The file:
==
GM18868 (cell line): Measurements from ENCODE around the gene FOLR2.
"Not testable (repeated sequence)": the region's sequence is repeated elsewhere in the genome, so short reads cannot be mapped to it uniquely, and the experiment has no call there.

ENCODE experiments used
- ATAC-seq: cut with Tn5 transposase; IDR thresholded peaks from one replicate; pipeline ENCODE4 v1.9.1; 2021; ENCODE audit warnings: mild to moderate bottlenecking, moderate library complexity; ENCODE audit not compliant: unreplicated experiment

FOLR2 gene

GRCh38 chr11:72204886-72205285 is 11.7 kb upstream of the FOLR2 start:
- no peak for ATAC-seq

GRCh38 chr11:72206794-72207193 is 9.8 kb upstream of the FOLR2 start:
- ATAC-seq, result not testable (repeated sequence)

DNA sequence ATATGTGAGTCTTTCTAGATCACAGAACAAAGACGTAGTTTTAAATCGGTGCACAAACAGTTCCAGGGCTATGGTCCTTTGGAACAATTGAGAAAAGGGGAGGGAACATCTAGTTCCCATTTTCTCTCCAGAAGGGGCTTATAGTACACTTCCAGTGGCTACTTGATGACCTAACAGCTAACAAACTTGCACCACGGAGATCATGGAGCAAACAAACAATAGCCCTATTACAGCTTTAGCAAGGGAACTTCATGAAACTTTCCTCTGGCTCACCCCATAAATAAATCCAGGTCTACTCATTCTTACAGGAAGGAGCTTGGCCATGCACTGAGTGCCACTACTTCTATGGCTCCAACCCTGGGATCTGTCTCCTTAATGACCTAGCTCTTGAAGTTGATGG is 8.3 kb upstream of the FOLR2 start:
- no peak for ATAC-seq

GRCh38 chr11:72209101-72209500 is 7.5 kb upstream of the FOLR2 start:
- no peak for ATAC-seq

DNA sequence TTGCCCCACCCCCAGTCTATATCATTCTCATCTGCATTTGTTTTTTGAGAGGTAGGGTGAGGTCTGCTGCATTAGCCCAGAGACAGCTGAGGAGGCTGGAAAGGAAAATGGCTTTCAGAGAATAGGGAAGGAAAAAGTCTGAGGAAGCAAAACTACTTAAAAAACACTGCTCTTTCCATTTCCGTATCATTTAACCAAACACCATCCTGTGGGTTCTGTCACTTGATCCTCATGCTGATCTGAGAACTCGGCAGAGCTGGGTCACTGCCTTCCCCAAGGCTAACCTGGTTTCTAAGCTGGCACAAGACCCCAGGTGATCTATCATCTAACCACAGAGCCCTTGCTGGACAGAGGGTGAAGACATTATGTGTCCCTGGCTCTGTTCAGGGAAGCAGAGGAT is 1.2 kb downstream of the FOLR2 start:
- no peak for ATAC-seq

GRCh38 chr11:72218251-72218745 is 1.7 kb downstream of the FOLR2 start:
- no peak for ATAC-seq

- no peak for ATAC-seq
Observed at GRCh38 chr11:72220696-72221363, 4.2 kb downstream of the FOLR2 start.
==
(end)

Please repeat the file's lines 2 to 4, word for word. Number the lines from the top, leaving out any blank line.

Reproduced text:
"Not testable (repeated sequence)": the region's sequence is repeated elsewhere in the genome, so short reads cannot be mapped to it uniquely, and the experiment has no call there.

ENCODE experiments used
- ATAC-seq: cut with Tn5 transposase; IDR thresholded peaks from one replicate; pipeline ENCODE4 v1.9.1; 2021; ENCODE audit warnings: mild to moderate bottlenecking, moderate library complexity; ENCODE audit not compliant: unreplicated experiment